(Abuja and Dakar, 27 November 2015): “Extreme violence in the North-East of Nigeria is the most visible driver of instability and need for emergency relief across the Lake Chad Basin, but abject poverty and environmental degradation are the root cause of the crisis that plagues the region. The political, environmental and developmental causes of the crisis must be addressed with a renewed sense of urgency”, United Nations Assistant Secretary-General and Regional Humanitarian Coordinator for the Sahel, Toby Lanzer, said today at the end of a week-long visit to affected areas in Nigeria.
“In Nigeria’s Adamawa, Borno, Gombe and Yobe States, hundreds of thousands of families have been struck by Boko Haram,” said Lanzer. “The crisis – which has driven 4 million people into hunger and forced 2.4 million people from their homes – requires a multi-pronged response. The international community must work closely with the Nigerian authorities to help millions of people in dire need of protection, as well as food, shelter, and health care. All children require access to quality education. Assistance must also be provided to those wishing to return home voluntarily, given that over 200,000 already did and still more wish to do so.”
In Adamawa and Borno, Lanzer listened to displaced persons, host communities, and people who have returned home and met officials and organisations, both at the national and state levels. He welcomed the ongoing work of the Government and the recent establishment of the Presidential Committee on the North-East Initiative (PCNI) to develop areas destroyed by violence and achieve long-term solutions for all communities in the region.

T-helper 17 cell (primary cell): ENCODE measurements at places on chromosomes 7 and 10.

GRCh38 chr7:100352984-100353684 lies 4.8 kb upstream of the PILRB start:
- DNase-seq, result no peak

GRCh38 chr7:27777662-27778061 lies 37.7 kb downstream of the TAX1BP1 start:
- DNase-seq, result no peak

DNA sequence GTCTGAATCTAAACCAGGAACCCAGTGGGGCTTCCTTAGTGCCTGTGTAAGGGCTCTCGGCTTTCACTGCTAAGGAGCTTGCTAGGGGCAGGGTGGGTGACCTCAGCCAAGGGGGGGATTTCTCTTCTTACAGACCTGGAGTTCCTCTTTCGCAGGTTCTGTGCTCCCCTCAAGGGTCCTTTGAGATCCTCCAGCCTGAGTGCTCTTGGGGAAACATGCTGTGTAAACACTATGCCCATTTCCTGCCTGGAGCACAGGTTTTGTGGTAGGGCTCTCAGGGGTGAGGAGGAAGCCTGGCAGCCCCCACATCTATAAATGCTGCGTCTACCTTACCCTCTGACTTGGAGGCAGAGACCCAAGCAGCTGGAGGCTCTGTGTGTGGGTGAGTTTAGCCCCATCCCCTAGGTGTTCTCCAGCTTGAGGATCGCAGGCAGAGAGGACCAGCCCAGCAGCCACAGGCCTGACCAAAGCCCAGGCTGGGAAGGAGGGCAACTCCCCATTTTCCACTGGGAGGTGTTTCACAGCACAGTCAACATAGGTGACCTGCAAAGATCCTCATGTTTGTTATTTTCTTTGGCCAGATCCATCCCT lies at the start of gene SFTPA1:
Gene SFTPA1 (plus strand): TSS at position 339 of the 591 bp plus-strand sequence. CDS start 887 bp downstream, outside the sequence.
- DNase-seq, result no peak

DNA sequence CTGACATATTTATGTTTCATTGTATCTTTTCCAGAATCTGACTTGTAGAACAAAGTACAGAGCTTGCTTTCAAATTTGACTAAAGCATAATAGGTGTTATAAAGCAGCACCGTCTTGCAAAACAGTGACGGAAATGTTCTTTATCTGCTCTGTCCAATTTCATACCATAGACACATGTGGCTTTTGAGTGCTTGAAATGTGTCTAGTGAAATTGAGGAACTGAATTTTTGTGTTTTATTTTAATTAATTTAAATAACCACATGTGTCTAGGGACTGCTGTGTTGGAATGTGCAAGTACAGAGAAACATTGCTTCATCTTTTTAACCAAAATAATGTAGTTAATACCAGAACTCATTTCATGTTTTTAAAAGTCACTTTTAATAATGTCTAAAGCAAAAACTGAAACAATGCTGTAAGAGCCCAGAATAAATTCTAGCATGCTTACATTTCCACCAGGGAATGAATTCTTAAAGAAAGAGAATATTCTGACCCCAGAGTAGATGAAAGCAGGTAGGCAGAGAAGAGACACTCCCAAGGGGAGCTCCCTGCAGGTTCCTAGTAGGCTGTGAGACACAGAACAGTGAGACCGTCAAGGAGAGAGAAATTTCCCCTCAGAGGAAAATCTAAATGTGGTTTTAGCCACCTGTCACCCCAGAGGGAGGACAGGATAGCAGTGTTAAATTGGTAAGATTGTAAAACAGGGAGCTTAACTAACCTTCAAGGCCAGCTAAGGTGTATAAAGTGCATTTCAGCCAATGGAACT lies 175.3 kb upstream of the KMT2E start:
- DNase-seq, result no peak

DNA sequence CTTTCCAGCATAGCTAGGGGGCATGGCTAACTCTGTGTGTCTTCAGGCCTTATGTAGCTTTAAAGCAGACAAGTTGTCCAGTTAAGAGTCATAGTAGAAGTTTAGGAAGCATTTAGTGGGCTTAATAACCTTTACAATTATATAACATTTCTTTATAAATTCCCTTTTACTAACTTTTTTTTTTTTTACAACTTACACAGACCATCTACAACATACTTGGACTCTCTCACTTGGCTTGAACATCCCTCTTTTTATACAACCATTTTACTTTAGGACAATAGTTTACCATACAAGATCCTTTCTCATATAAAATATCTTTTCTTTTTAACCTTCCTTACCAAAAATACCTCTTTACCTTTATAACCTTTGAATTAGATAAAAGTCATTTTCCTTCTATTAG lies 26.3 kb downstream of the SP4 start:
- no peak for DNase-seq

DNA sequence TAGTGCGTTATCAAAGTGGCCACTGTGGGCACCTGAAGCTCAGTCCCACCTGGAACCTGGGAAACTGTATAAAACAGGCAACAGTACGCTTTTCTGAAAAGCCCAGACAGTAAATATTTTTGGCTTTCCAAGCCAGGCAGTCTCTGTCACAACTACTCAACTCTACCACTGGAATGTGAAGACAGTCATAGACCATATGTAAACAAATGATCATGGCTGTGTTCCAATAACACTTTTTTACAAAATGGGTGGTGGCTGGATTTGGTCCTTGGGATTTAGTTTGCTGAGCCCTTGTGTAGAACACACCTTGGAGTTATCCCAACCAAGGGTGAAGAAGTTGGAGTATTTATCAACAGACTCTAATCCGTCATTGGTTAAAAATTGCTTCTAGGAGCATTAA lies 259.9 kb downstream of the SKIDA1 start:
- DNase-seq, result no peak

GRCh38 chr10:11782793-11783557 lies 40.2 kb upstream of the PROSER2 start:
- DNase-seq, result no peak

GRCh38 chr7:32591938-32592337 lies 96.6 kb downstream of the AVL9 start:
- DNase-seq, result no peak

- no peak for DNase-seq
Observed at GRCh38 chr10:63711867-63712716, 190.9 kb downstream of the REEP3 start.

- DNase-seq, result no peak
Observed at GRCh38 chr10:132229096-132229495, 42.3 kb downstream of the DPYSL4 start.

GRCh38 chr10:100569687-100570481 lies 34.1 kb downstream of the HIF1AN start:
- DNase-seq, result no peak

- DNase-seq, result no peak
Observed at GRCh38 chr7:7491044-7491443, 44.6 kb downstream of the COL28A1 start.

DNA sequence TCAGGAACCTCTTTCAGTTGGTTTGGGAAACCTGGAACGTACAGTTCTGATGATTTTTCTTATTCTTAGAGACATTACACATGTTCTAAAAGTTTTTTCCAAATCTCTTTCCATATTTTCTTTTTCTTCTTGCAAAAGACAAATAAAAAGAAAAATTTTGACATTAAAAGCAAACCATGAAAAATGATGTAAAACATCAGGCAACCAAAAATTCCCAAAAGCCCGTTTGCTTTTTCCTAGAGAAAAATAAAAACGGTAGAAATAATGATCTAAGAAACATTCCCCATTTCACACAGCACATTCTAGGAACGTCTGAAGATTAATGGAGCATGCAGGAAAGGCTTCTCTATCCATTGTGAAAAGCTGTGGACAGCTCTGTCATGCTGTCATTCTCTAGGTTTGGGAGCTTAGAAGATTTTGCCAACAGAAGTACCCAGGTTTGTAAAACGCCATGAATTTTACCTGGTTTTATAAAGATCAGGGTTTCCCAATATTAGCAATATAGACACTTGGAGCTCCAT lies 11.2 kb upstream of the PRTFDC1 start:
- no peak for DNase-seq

“Governments have the essential role in protecting and assisting their people and addressing the underlying issues that have caused human suffering,” he said. “As in the other three countries which border the Lake Chad Basin – namely Cameroon, Chad and Niger – the sheer complexity and scale of the crisis call for continued and complementary support from the international community. The United Nations in the four affected countries will play its part in helping to ensure that people struck by the crisis get the best available help, on time.”
In the specific case of Nigeria, the United Nations agencies and their partners will require some US$ 200 million to carry out their emergency response in the North-East of the country in 2016.
For further information, please contact: Kate Pond, HAO Public Information/Reports, firstname.lastname@example.org, Tel. +234 706 775 4832 (Abuja) Berenice Van Den Driessche, OCHA, email@example.com, +221 77 333 91 95 (Dakar)
To learn more about the humanitarian needs in the Sahel and how humanitarian teams plan to respond, visit: http://www.unocha.org/sahel. OCHA press releases are available on http://www.unocha.org/rowca
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